Relevant for all professionals making decisions under mental health legislation and those developing, teaching and supporting practitioners in the workplace, it includes:
critical reflection techniques;
‘editors’ voice’ features at the start and close of each chapter, summarising key themes.
Health and socio-economic consequences of the COVID-19 pandemic have been exacerbated by central government-imposed austerity budgeting by local authorities and the health service.
This book, part of the Social Determinants of Health series, extends the ideas developed in the previous volumes by reviewing the impact of COVID-19 on local and national governance from the perspectives of public health, social care and economic development.
Drawing on case studies from across the UK and beyond, it explores the pandemic and other ‘wicked’ issues including climate change, homelessness, unemployment and domestic abuse through the lens of relationalism, and proposes necessary system changes.
With cross-cultural perspectives from contributors in nine countries, this book showcases much-needed research on current issues around migration and social work in Europe. Focusing on the reception, experiences and integration of refugees and asylum seekers, the chapters also consider the impact of recent EU policies on borders and integration.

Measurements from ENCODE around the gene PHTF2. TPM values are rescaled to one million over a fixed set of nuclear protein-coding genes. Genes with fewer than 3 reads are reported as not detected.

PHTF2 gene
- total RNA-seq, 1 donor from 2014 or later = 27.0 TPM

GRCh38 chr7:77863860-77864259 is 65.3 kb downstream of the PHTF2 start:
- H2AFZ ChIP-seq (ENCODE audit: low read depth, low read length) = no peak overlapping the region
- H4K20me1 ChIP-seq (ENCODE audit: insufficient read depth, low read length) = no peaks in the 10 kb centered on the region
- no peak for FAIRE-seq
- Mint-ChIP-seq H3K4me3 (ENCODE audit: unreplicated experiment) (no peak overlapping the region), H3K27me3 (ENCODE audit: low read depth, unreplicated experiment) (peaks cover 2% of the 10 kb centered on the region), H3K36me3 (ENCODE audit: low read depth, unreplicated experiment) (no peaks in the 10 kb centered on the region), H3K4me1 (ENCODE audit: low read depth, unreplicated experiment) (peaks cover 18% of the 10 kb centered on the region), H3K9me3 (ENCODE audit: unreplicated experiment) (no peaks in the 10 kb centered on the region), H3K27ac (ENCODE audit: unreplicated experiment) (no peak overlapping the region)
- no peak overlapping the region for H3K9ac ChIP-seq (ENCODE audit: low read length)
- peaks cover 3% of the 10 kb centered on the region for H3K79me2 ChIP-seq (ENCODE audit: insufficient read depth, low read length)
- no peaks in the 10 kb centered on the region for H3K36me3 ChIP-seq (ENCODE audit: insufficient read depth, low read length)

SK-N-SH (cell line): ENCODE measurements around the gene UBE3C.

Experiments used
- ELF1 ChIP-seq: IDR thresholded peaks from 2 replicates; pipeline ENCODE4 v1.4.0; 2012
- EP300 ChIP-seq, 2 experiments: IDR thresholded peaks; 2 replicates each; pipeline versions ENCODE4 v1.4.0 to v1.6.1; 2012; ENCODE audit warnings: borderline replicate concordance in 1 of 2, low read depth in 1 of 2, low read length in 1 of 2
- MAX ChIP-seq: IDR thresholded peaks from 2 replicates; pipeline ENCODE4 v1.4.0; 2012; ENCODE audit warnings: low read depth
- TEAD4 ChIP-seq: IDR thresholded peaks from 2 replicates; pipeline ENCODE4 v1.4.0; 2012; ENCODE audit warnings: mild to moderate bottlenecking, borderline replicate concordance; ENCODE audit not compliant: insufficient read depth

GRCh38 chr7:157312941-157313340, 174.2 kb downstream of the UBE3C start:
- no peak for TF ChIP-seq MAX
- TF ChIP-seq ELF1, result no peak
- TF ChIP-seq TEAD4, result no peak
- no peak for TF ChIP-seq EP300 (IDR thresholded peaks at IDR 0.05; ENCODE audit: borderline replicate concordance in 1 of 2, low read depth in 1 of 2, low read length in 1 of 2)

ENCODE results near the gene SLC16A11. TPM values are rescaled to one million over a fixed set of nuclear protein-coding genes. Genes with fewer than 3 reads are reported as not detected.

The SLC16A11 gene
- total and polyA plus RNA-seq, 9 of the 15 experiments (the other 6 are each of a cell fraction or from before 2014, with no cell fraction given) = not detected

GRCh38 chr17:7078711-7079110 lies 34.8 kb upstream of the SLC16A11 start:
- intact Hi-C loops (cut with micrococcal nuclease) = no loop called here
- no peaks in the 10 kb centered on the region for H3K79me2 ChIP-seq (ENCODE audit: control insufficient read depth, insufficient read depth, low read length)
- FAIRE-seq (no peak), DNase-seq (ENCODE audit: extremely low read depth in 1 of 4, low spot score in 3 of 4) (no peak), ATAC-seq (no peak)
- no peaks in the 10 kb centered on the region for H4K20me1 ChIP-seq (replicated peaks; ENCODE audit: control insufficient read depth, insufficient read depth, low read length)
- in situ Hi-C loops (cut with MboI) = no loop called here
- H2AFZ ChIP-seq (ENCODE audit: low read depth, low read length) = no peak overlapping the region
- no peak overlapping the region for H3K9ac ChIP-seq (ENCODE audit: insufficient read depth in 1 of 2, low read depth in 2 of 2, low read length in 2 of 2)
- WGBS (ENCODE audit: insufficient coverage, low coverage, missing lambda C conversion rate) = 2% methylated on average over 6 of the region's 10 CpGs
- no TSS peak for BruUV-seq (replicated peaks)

With racism on the rise in some European societies, the book foregrounds international social work values as a common framework to face discriminatory practice at macro and micro-levels. Featuring recommendations for inclusive practice that ‘opens doors’, this book features the voices of migrants and the practitioners aiding their inclusion in new societies.
The COVID-19 pandemic has dramatically exposed weaknesses in UK housing’s relationship to the labour market and welfare system. Inequalities in household type, home occupancy, housing cost and security have contributed to the unequal impact of the disease.
Comprehensively charting fast-moving and inter-linked policy developments, Becky Tunstall assesses the position of housing and home in public policy, health and in peoples’ lives, and documents the most immediate responses to the pandemic in one convenient resource for students, scholars and practitioners.
Many developed nations face the challenge of accommodating a growing, ageing population and creating appropriate forms of housing suitable for older people.